April Inflation: What You Need to Know

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Inflation | Image by Sauko Andrei

April brought the first drop in inflation in eight months. April’s consumer price index fell 0.2% to an annual rate of 8.3% versus March’s yearly rate of 8.5%. Annual inflation rates compare the consumer price index (or the amount consumers pay for goods and services) to the same month from the previous year.

The decline can be attributed to a slight decrease in fuel prices in April. The average price for a gallon of unleaded gasoline has since reached an all-time high at $4.37 in the second week of May.

The slight drop in inflation in April does not offer the relief Americans are hoping for, as it provides no evidence that the downward trend will continue.

Inflation and pricing pressures were seen across a myriad of categories in April. The cost of groceries —  particularly grain and chicken-based products —  dining out, and airline travel, all rose in April. Previously, consumers were buying mass amounts of tangible goods, but as inflation increases, spending has shifted to focus on the service industry.

Grocery costs rose 0.9% in April. This marks the 17th consecutive month that the nation saw an increase in grocery prices. Compared to the previous year, grocery prices are up 9.4%. While this is not as substantial as the increases seen in other areas, it still significantly impacts consumers, as staple food items are seeing the most drastic price increases.

Dairy, eggs, cereal, chicken, and other items saw drastic increases due to a rise in bird flu cases, fertilizer shortages, and labor shortages.

Restaurant dining rose 0.9%, the biggest increase for the industry since October of last year. The service industry is seeing an increase in customers, but overall is still experiencing labor shortages, supply issues, and increased costs for goods and food. Many restaurant owners have decided to pass along the increased operating costs to the consumer.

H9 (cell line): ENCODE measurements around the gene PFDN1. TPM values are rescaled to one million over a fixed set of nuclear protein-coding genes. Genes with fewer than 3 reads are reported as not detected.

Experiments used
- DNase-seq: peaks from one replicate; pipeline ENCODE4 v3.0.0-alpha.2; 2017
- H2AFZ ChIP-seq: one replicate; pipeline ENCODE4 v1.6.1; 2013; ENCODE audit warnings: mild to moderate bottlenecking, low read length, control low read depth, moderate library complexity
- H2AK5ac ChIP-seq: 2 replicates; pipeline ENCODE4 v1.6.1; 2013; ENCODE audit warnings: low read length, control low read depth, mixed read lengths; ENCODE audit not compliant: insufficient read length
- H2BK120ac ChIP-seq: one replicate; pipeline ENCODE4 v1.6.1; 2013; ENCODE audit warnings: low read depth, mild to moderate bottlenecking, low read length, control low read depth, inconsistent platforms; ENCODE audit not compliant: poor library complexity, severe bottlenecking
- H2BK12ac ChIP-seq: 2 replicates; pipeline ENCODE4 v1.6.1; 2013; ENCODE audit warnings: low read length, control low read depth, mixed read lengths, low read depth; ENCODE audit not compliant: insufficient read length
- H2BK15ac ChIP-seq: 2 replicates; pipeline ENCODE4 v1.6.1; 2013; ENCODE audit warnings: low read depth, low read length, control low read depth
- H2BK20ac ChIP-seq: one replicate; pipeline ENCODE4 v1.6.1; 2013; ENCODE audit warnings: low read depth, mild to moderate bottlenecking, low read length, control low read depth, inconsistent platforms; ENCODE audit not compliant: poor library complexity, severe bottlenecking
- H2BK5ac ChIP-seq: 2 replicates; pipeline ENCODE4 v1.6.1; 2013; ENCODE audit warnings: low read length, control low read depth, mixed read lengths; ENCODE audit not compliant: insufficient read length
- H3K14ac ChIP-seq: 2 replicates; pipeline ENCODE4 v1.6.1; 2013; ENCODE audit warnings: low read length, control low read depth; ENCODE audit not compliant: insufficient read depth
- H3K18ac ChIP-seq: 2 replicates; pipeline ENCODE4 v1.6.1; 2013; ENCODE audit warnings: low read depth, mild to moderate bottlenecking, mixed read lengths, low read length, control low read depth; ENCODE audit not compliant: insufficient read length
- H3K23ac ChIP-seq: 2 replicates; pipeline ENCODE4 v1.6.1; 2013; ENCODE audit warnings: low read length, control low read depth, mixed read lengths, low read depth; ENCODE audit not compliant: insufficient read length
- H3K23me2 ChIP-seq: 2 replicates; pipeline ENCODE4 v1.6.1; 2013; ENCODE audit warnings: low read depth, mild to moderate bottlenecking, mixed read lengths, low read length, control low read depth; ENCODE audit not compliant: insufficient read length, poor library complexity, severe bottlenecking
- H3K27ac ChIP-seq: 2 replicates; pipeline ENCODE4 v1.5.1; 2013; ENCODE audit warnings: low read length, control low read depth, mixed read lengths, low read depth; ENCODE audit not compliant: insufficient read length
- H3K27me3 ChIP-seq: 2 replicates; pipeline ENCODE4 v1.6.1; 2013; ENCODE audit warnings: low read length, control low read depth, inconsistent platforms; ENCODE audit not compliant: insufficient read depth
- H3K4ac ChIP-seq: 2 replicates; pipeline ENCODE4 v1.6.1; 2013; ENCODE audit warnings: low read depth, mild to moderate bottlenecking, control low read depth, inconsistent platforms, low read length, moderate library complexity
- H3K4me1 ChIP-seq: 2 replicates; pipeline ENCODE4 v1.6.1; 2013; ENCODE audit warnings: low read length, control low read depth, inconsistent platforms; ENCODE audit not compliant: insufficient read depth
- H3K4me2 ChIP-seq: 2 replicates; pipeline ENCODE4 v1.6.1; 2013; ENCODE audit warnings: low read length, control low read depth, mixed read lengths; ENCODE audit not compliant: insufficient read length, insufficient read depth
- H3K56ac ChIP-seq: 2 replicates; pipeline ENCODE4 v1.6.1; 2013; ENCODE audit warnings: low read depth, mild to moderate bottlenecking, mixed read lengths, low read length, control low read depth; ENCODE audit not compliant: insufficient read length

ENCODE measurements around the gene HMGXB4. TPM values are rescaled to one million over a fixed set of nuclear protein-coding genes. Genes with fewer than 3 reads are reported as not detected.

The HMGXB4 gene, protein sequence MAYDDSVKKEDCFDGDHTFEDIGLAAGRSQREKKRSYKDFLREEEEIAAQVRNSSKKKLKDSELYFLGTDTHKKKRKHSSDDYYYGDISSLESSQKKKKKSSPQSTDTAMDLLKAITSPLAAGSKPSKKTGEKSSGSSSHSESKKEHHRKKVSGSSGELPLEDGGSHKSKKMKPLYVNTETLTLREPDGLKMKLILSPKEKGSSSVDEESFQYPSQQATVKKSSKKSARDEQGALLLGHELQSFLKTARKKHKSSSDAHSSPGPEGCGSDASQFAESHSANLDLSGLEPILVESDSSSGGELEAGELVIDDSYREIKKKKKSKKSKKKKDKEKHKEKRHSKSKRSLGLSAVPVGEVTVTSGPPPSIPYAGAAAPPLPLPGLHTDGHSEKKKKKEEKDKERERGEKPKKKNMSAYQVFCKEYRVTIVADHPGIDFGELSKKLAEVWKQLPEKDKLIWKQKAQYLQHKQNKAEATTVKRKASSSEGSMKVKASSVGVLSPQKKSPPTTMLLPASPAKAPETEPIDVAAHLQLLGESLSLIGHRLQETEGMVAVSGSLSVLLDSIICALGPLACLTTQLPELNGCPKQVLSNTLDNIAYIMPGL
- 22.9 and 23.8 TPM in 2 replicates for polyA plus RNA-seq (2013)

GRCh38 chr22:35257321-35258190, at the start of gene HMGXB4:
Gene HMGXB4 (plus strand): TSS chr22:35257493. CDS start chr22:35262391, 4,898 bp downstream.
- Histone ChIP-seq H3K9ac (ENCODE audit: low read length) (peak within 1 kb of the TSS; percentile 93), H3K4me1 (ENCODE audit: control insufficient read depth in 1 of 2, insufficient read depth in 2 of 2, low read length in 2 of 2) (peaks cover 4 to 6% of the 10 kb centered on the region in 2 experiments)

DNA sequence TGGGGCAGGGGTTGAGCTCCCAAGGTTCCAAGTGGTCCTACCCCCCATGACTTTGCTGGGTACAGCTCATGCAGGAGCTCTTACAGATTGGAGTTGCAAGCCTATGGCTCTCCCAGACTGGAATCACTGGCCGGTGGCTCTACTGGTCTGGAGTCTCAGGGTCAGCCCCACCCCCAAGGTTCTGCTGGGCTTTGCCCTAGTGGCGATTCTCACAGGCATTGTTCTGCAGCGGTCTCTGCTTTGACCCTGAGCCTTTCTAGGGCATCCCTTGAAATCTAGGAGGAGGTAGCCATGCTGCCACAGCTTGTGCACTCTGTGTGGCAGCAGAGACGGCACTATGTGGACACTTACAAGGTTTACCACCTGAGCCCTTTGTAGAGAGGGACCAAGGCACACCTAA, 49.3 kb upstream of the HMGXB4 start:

According to the WSJ, airline travel has increased exponentially since the pandemic. Along with the increased demand, airline fares experienced their fastest rise on record, spiking to an 18.6% increase over the previous year.

Higher labor costs and high fuel prices have contributed to the rise in fares. The cost of an airline ticket is unlikely to drop anytime soon as the airlines gear up to meet increased summer travel needs.

As quoted in the WSJ, Aneta Markowska, a chief financial economist at Jefferies LLC, stated, “Inflation is no longer just contained to the supply chain — these pressures are actually becoming more broad-based. We’re starting to see inflation is spreading to the services side of the economy — it’s emanating from the labor market side. That’s less likely to go away on its own, so the Fed will have to work that much harder to get us back to 2% inflation.”

Jerome Powell, chair of the U.S. Federal Reserve, made his first move to aggressively tame inflation at the May meeting of the Reserve Board by raising interest rates half a percentage point. He also indicated that he intends to raise them again in June.

However, as the service industry is experiencing inflationary pressures, the price of consumer goods would have to fall significantly to bring overall inflation down to a sustainable level.

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